Even without love, the pleasure part can be addictive. I’m sure the sexual exploits of Giacoma Casanova left a trail of devastated hearts in women across 18th century Europe. Perhaps he was the first celebrity womaniser?

Love, or the lack of, affects everyone. In 450 B.C., Hippocrates stated that emotions emanate from the brain.  You and I are mammals, and as such we’re subject to limbic resonance and limbic regulation.

Love is, without doubt, the most powerful force on the planet. It can heal, sooth, excite, placate, reassure, create new life and put one into a state of ecstacy. However, those moments can be relatively short lived. For constant happiness to abide in your heart, you have to be able to extend love and forgiveness to yourself first.

The basis of all love is self-love. If you love and respect yourself, you will be able to pass on that energy to others. There’s nothing selfish or unhealthy about that. Self-loathing, guilt and repressed emotions are all blocks to giving and receiving such love.

“Immature love says: ‘I love you because I need you.’ Mature love says ‘I need you because I love you.” ~ Erich Fromm (The Art of Loving).

The Jewish Bride, 1665 by Rembrandt van RijnThe immature love is a dependency. You love that person because of the way they make you feel, and when that feeling has gone you will feel bereft and perhaps then look for someone else who can provide those emotions. But the mature love means you love someone for who they are.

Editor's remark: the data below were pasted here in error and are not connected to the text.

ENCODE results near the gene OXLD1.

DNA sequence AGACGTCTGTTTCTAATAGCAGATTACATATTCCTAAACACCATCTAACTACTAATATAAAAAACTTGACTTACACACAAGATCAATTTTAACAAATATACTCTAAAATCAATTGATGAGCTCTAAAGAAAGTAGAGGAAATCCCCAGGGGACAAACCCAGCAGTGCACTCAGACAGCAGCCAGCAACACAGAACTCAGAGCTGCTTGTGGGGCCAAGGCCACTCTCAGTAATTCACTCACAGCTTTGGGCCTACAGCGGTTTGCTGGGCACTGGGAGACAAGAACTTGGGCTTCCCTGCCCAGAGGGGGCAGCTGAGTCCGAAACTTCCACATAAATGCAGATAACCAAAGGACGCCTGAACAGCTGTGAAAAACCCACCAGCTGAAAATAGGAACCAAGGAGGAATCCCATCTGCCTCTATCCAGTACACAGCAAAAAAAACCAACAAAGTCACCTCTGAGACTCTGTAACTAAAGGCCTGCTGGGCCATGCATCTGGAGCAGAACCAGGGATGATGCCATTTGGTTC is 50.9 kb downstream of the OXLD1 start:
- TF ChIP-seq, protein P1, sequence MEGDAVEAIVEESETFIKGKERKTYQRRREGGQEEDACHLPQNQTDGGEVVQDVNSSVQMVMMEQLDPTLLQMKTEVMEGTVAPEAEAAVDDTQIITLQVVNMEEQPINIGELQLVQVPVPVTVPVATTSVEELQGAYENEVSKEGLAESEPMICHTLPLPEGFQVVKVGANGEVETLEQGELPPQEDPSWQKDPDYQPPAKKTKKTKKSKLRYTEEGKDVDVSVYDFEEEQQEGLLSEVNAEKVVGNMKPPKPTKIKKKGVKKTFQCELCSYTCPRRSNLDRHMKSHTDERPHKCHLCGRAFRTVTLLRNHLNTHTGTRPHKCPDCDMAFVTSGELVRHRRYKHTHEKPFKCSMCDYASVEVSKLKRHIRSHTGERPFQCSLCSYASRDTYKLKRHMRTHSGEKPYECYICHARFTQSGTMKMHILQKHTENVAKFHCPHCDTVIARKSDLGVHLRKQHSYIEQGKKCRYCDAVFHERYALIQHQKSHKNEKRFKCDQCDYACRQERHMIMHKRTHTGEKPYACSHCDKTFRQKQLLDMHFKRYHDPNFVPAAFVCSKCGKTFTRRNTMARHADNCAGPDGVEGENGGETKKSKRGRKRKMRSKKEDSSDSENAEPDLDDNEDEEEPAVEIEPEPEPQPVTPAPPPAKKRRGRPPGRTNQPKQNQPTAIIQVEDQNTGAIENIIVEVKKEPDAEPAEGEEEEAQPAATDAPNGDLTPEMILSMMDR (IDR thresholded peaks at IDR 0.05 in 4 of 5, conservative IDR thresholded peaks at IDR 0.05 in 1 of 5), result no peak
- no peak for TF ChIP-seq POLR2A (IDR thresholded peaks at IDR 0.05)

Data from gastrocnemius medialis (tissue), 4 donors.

You are tender, kind and passionate, but do not depend on them for your own happiness. Instead, you treasure each moment with them, appreciating and respecting them for who they are, for their unique personality, talents, endearing qualities and flaws, wanting their happiness as much as your own.

That’s where the ‘variations’ come in. The basic ‘theme’ is the person you become by your lovingness towards your kin and the wider world, and with that comes the capacity to truly appreciate love in all its glorious forms: the sensual, the passionate, the platonic, the maternal, the highs, the lows and the middle ground.

vigee_lebrun_self_portrait_c1789Maternal love is so strong that nothing can break it, (perhaps with the exception of mental illness). Whilst your offspring may drive you crazy and push you to the limit on occasion, you know that no matter what, you will always love and protect them. Part of that love is knowing when to nurture, and when to promote independence and foster self-reliance. The love of parents plays a huge role in a child’s self-esteem and development. Never criticize the person, only cite the action.

And just as the unwavering love children are shown promotes harmony in families, so can the loving behaviour we all show to each other, to friends, aquaintances and even to total strangers, promote a healthy global community.

To be able to suspend our judgements of others and love unconditionally is no easy task, but it comes from the standpoint of compassion and understanding. We are all at different points in our spiritual evolution.